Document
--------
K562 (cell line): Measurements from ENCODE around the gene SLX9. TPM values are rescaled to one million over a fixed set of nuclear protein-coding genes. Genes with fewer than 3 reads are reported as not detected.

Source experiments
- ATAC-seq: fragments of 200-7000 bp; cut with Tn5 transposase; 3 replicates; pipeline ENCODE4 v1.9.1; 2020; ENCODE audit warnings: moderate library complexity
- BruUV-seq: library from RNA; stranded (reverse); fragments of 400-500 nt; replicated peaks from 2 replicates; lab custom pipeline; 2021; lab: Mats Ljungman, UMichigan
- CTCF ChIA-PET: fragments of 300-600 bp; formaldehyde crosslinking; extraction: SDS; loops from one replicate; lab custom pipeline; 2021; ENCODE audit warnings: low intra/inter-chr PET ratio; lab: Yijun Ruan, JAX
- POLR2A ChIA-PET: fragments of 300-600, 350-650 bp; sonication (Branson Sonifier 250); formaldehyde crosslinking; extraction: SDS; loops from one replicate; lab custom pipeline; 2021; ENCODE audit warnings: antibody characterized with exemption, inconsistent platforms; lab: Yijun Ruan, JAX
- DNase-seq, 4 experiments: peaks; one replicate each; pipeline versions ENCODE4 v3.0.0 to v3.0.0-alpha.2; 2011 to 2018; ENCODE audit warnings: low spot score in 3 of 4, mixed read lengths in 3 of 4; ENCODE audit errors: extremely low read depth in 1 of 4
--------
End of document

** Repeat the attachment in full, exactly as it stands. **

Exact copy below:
K562 (cell line): Measurements from ENCODE around the gene SLX9. TPM values are rescaled to one million over a fixed set of nuclear protein-coding genes. Genes with fewer than 3 reads are reported as not detected.

Source experiments
- ATAC-seq: fragments of 200-7000 bp; cut with Tn5 transposase; 3 replicates; pipeline ENCODE4 v1.9.1; 2020; ENCODE audit warnings: moderate library complexity
- BruUV-seq: library from RNA; stranded (reverse); fragments of 400-500 nt; replicated peaks from 2 replicates; lab custom pipeline; 2021; lab: Mats Ljungman, UMichigan
- CTCF ChIA-PET: fragments of 300-600 bp; formaldehyde crosslinking; extraction: SDS; loops from one replicate; lab custom pipeline; 2021; ENCODE audit warnings: low intra/inter-chr PET ratio; lab: Yijun Ruan, JAX
- POLR2A ChIA-PET: fragments of 300-600, 350-650 bp; sonication (Branson Sonifier 250); formaldehyde crosslinking; extraction: SDS; loops from one replicate; lab custom pipeline; 2021; ENCODE audit warnings: antibody characterized with exemption, inconsistent platforms; lab: Yijun Ruan, JAX
- DNase-seq, 4 experiments: peaks; one replicate each; pipeline versions ENCODE4 v3.0.0 to v3.0.0-alpha.2; 2011 to 2018; ENCODE audit warnings: low spot score in 3 of 4, mixed read lengths in 3 of 4; ENCODE audit errors: extremely low read depth in 1 of 4